“The kept” James Scott

Rated 2 stars ** 2014. HarperCollins. 354 p. (Includes “Insights, Interviews & more.”)

The KeptIt’s Elspeth and her twelve-year-old son Caleb against the world of 1897 after three men killed her four children and husband when she was away from home. Only Caleb survived so, bonded by revenge, the two of them struggle through the wilderness seeking the nearest town. There Caleb gets involved with the local gangsters while Elspeth tries to survive the guilt she feels, knowing she was the reason her family was killed. Both she and Caleb have to control their demons if either expects to reach closure.

I was not a fan. The book meandered too much, and many questions weren’t answered. What was Elspeth and Jorah’s relationship in the beginning? Why did her father beat her so terribly if all she said was hello? I especially did NOT like the ending because, after taking readers through a convoluted path to get where Caleb and Elspeth finally arrived, why end the book so openly? These were just a few of my disagreements with “The kept.”

So, though I didn’t like it, I will leave it up to you Adult readers to decide if you want to read it or not.

 

“All of us” A.F. Carter

Rated 4 stars **** ARC. ebook. Mysterious Press. To be published June 2, 2020.

All of usCarolyn Grand’s father was a monster. For years he abused her physically, mentally, sexually and emotionally. When she was finally put into foster care, her foster parents continued the sexual abuse. For years Carolyn’s body was not her own, forcing her mind to find a way to protect itself. The end result was that Carolyn’s mind split her into different people. Each of her personalities had their own unique way of dressing, talking, and acting to help her get through particular situations.

The comfortable life Carolyn and her personalities built for themselves for ten years began to unravel when Eleni, the promiscuous one, propositioned a cop. Now they had to attend mandated counseling sessions with a therapist who had no interest in helping them. Then Carolyn’s father was released from prison and, though ordered to stay away, he began stalking them. When he showed up dead, Carolyn became the prime suspect, and only a friendly detective keeps them from total despair.

Told through the voices of Carolyn’s six personalities (Eleni, Martha, Victoria, Tina, Kirk and Serena) readers are given flashbacks of what Carolyn endured at the hands of her father. We see the inner workings of a splintered mind that found a way to survive horrible abuse. As the narrative continues, and no one admits to the murder, this whodunit keeps you wondering.

Recommended for Adults.

I received a digital copy of this book from the publisher in exchange for an honest review.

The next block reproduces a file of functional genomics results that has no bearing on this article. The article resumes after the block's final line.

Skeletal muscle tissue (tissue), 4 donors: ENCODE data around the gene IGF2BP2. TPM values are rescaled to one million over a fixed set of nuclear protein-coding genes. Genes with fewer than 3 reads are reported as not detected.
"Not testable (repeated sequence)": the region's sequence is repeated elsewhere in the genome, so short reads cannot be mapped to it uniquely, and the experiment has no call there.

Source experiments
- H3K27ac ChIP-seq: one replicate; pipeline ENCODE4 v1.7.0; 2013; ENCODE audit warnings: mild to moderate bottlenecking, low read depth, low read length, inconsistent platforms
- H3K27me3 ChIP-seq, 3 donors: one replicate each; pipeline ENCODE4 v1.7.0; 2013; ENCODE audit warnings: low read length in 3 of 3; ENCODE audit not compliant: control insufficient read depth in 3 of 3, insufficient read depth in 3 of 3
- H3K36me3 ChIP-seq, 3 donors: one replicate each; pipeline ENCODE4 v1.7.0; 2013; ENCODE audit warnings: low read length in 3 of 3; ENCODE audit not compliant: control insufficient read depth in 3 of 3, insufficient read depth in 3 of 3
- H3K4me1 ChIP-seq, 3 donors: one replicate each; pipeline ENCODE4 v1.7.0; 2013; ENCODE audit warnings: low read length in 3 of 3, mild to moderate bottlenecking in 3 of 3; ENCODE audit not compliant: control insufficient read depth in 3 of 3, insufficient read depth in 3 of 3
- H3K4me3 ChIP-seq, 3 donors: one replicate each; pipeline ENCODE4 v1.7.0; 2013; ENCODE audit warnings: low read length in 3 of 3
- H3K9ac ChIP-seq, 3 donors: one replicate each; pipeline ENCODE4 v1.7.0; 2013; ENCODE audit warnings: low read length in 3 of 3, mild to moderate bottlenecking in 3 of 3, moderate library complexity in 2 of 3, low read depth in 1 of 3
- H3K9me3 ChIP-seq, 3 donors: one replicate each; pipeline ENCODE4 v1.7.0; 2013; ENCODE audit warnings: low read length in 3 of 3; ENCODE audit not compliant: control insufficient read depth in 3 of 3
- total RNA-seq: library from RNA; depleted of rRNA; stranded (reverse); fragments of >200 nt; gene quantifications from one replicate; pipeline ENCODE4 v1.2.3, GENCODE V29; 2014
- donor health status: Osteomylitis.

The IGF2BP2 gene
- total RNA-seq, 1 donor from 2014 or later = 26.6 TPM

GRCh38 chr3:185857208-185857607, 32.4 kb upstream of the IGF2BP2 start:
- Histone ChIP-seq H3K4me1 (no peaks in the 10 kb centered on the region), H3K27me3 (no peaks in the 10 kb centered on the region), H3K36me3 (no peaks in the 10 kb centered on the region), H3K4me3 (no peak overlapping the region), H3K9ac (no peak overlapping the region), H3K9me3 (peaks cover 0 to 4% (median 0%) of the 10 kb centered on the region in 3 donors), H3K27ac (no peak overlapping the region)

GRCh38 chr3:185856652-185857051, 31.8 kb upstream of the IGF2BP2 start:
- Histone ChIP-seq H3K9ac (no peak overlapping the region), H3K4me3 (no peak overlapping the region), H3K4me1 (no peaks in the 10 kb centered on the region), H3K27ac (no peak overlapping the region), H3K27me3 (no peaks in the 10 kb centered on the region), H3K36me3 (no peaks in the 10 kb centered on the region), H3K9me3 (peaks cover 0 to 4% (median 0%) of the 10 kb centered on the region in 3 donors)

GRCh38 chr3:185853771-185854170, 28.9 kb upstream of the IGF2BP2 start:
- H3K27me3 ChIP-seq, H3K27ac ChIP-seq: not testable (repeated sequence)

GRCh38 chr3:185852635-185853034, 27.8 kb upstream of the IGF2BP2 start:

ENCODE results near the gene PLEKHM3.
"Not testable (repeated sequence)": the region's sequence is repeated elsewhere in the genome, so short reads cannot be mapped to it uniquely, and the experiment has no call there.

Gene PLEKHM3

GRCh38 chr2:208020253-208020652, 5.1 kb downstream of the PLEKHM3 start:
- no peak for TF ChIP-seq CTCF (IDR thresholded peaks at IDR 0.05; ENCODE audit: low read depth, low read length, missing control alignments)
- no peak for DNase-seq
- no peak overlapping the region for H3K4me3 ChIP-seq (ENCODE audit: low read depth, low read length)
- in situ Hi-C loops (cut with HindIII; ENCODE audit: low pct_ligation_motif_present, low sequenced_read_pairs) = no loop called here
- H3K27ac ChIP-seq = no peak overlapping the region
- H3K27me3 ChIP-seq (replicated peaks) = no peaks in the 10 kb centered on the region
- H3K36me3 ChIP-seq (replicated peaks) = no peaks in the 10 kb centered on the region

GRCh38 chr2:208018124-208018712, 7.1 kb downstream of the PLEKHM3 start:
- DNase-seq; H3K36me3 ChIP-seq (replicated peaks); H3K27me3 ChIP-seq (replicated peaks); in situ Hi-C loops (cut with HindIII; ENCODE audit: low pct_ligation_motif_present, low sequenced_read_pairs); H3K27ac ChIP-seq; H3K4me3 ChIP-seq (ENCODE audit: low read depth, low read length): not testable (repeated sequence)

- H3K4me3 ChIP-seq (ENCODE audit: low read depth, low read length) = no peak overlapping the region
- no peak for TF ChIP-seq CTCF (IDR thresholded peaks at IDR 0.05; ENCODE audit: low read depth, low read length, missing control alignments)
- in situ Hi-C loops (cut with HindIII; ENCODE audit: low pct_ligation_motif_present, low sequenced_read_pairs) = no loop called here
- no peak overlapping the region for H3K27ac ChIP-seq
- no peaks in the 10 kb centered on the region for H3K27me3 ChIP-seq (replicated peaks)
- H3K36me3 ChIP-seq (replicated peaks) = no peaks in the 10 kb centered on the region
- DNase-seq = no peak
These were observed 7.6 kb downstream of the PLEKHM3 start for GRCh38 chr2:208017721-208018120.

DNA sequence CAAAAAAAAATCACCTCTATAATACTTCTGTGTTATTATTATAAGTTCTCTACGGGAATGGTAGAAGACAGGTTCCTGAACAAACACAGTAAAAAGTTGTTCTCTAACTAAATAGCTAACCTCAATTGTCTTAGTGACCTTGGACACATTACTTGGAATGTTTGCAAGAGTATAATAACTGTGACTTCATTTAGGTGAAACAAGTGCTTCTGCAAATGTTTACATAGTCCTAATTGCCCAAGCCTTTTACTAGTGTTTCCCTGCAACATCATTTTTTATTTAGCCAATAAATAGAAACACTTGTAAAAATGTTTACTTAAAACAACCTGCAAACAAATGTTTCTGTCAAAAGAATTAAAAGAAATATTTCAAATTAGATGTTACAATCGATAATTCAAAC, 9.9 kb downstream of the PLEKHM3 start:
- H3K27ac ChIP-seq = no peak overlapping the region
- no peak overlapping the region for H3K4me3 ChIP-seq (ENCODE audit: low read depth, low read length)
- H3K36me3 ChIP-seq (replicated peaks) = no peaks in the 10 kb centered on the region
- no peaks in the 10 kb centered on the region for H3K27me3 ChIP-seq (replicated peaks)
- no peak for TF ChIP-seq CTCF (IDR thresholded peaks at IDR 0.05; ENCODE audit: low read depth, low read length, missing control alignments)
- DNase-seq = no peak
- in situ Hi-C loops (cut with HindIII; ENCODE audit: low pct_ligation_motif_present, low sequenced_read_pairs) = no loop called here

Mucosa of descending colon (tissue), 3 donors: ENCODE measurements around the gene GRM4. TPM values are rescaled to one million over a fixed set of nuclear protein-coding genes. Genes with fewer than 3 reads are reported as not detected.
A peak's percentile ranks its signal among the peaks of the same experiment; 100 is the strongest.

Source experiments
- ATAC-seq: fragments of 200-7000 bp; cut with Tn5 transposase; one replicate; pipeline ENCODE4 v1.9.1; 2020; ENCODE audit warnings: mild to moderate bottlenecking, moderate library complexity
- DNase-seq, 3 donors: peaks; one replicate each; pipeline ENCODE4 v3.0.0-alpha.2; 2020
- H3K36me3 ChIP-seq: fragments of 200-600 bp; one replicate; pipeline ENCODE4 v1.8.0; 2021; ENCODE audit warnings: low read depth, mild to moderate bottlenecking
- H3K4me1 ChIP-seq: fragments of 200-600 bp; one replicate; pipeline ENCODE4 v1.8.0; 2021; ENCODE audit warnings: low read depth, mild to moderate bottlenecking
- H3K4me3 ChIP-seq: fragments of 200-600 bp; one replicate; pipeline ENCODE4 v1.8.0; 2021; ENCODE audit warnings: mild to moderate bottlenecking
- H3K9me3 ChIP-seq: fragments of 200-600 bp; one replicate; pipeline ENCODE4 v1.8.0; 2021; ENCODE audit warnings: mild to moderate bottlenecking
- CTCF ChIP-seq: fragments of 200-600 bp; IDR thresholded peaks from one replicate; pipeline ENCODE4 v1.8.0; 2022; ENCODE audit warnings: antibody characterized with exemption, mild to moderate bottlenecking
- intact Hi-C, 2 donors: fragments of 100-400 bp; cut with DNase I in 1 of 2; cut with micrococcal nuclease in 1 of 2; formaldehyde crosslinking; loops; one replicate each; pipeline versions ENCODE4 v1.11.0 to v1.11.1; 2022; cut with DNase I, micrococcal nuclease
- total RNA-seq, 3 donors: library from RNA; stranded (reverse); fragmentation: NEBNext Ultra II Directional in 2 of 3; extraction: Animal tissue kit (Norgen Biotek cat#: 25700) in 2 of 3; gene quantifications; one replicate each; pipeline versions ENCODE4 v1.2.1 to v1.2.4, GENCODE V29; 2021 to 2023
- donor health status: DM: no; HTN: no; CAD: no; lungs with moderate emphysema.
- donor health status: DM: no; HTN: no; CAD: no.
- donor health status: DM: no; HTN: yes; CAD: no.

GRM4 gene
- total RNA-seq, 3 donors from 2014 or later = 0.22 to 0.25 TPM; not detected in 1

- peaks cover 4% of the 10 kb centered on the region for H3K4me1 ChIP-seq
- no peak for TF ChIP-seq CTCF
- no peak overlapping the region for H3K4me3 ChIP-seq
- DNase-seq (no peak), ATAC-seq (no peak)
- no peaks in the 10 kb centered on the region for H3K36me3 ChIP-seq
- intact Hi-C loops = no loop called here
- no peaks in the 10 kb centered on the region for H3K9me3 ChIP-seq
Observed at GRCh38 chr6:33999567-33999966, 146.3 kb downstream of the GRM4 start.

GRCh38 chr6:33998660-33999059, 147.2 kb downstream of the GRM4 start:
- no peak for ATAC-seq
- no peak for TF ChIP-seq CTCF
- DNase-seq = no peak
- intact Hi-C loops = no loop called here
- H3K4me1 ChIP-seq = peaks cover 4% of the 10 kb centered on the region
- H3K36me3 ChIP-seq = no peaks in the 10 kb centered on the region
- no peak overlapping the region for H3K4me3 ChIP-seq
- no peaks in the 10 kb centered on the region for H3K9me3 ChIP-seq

“The Nickel Boys” Colson Whitehead

Rated 5 stars ***** Doubleday. 2019. 210 p.

The Nickel BoysElwood Curtis lived in segregated Tallahassee Florida with his grandmother. He was studious, obedient, and a deep thinker with the words of Dr. Martin Luther King, Jr. resounding in his head. In 1963, when he was a high school senior, his love for learning made him a candidate for free college classes. On his first day he had to hitchhike, and the car he rode in turned out to be stolen. Elwood’s innocence didn’t mean anything to the arresting officer, and he was sentenced to time at the Nickel Academy for juvenile offenders.

The segregated prison presented itself as a comfortable looking place, but hid a long, twisted history of student beatings, sexual abuse, starvation, and murder. With a cruel, sadistic staff it wasn’t long before Elwood was beaten so badly it took the doctor 2 hours with tweezers to remove pants fibers from his legs. Though he eventually recuperated, his soul was broken.

How could Dr. King expect him to love the people who daily tortured him and his fellow captives? Would they all be rescued if he wrote down what he knew of the school’s inner wrongdoings and gave it to state inspectors? Would there finally be justice for the boys of the Nickel Academy? Could he survive his time there?

Whitehead uses events from a real Florida reform school to supplement Elwood’s story, leaving readers fully engaged. It’s hard to believe this evil school, with its atrocities, was allowed to operate for so many years without state interference. After reading Elwood’s partly fictional story I was inspired to find out more information about the school on which this book was based. Colson inspired me, so my next book will be “The Dozier school for boys: Forensics, survivors and a painful past” by Elizabeth A. Murray, PhD. Stay tuned to this blog for its review.

I highly recommend “The Nickel Boys” for mature teens, ages 16-18, and for Adult readers.

 

“The Underground Railroad” Colson Whitehead

Happy New Year! I’ve been writing on this blog since April of 2012, so happy almost 8 year anniversary to me!

It’s fitting on this first day of 2020 that I’m reviewing a book that will remind readers of our flawed American history. It also serves to remind us that “To be forewarned is to be forearmed,” and “Those who cannot remember the past are doomed to repeat it.” 

Read on, and remember our past. Read on so that past is not repeated.

Rated 5 stars ***** Doubleday. 2016. 306 p.

The Underground RailroadCora escaped from her Georgia plantation, and is now hunted by Ridgeway, a slave catcher. He has a single-minded devotion towards her, because he was never able to find her mother when she escaped years earlier. Cora and her companion managed to make their way to the Underground Railroad, and travelled to South Carolina. The Underground Railroad once consisted of places, (stations), where black and white citizens (stationmasters) hid fugitives, passing them secretly on to the next station. However, in Whitehead’s novel, the Underground Railroad is an actual locomotive that moves through underground tunnels from station to station.